July 21st, 2006


July Books 16) The Red Badge of Courage

16) The Red Badge of Courage, by Stephen Crane

Had vaguely been meaning to read this for ages after I bought it last year. I think I had seen some references to it in one of Joe Haldeman's novels, or something similar. I must say I thought it was rather good. It's the story of a young soldier in the US Civil War, with a very strong psychological perspective on his frame of mind as he goes into his first battle (and indeed runs away from it, but goes back and tries again). As well as the exploration of the central character's inner life, the descriptions of landscape and of the battle scenes are vivid and colourful. My one reservation is that the tight third person point of view is somewhat let down on the few occasions that Fleming actually speaks; his words as reported just don't seem completely consistent with the character whose complex runimations we have been pursuing. Apart from that, good even-handed stuff. (The author was born in 1870, years after the war ended, but based it on interviews with veterans and the battle is generally supposed to be Chancellorsville.)

I've linked above to the LibraryThing page for the book; not sure if I will do this regularly but it may be a useful jumping-off point for people.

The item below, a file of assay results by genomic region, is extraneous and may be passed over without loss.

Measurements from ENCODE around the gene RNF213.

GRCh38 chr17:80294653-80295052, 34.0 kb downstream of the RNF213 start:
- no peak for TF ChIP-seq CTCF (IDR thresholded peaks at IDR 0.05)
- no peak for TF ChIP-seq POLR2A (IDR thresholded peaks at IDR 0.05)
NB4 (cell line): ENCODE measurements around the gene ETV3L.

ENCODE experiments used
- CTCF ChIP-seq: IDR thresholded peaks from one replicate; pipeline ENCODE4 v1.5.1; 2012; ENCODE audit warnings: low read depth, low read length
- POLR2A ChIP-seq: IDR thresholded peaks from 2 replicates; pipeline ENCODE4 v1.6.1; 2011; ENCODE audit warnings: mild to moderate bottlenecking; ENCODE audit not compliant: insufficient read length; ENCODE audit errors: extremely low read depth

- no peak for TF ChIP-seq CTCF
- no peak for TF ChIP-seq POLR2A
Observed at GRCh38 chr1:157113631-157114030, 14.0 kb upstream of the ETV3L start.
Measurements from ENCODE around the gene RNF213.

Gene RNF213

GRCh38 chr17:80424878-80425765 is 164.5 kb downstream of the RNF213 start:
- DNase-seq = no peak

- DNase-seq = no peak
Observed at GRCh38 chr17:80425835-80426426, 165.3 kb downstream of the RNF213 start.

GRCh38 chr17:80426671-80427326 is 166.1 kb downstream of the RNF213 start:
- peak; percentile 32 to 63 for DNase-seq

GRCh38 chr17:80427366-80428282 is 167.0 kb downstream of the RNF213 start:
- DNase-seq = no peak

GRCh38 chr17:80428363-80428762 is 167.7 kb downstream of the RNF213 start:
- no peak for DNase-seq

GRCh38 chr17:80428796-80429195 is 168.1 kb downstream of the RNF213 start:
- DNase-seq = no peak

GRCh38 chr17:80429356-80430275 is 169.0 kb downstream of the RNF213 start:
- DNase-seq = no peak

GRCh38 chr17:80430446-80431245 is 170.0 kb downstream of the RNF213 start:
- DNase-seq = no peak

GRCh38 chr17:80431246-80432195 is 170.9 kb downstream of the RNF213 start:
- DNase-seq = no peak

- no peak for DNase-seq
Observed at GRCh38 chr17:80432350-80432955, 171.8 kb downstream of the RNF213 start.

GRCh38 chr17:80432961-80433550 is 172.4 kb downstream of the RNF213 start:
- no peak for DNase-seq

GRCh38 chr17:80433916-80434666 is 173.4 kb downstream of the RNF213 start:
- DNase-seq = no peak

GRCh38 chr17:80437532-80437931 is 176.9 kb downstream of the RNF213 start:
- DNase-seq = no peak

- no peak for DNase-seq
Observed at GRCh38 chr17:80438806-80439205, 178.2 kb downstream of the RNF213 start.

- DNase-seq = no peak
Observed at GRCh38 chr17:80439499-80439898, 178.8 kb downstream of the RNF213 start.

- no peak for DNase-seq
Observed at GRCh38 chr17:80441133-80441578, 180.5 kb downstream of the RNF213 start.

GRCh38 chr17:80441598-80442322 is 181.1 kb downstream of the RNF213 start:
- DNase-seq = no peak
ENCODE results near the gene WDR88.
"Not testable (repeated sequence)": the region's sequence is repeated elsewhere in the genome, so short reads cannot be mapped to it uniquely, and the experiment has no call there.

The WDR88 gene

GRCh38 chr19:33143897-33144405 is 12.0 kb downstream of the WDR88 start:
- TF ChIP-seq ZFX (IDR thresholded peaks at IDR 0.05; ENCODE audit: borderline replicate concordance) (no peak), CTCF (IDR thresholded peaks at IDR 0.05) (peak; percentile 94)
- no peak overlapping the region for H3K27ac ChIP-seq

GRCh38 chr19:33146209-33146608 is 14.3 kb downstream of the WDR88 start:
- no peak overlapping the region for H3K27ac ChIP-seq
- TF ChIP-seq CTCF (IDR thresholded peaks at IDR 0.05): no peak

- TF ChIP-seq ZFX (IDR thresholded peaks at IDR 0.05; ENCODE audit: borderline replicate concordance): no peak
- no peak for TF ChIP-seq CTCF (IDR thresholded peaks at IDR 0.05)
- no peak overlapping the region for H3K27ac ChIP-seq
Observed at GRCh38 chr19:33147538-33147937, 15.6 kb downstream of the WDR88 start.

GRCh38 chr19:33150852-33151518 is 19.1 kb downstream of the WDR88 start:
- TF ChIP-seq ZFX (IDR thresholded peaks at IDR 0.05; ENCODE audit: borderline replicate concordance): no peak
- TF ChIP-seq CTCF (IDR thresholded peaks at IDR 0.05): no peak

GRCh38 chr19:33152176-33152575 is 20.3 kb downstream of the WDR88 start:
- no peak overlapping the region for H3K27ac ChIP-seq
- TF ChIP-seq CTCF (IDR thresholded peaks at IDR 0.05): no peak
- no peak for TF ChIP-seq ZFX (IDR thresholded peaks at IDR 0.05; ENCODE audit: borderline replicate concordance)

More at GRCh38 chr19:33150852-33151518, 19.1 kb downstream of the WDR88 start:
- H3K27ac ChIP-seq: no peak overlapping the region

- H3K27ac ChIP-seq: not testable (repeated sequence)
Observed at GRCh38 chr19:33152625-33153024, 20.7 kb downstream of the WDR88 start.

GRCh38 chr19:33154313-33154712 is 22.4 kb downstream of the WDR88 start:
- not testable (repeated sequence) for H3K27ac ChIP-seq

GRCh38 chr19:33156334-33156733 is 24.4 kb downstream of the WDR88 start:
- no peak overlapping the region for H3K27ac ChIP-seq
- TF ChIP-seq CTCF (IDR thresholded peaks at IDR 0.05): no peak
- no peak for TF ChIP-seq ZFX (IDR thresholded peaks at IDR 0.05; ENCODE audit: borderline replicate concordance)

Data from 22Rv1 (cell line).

July Books 17) Under the Devil's Eye

17) Under the Devil's Eye: Britain's Forgotten Army at Salonika 1915-1918, by Alan Wakefield and Simon Moody

Today was a public holiday in Belgium, so I took another step in my efforts to familiarise myself with the Macedonia campaign of the first world war. This is much more of a grass-roots story compared to Alan Palmer's geopolitical survey, livened up by direct accounts from the soldiers themselves, either from contemporary letters or from memoirs. It also concentrates exclusively on the British, with one benefit being an entire chapter on the Struma Valley battles of 1916 which Palmer almost ignores. The maps are by far the clearest of any of the books I've consulted so far (though I do wish I had access to the colour maps which graced Cyril Falls' first edition).

The true discovery of this book for me was the poetry of Owen Rutter, who wrote an epic called "Tiadatha" ("Tired Arthur") in the style of Wadsworth's Hiawatha, itself of course based on the Kalevala, which really caught my eye (not just because of my own recent efforts). There are some particularly moving passages which I will save for a later occasion, but for now his description of the city at the centre of the campaign will do:
Tiadatha thought of Kipling,
Wondered if he's ever been there
Thought: "At least in Rue Egnatia
East and West are met together."
There were trams and Turkish beggars,
Mosques and minarets and churches,
Turkish baths and dirty cafés,
Picture palaces and kan-kans:
Daimler cars and Leyland lorries
Barging into buffalo wagons,
French and English private soldiers
Jostling seedy Eastern brigands.
Rutter went on to make a name for himself as a travel writer, and was a district administrator in Borneo; his novel "Lucky Star" was filmed as "Once In A Blue Moon" in 1935, and IMDB rates this as having been sf; who knows?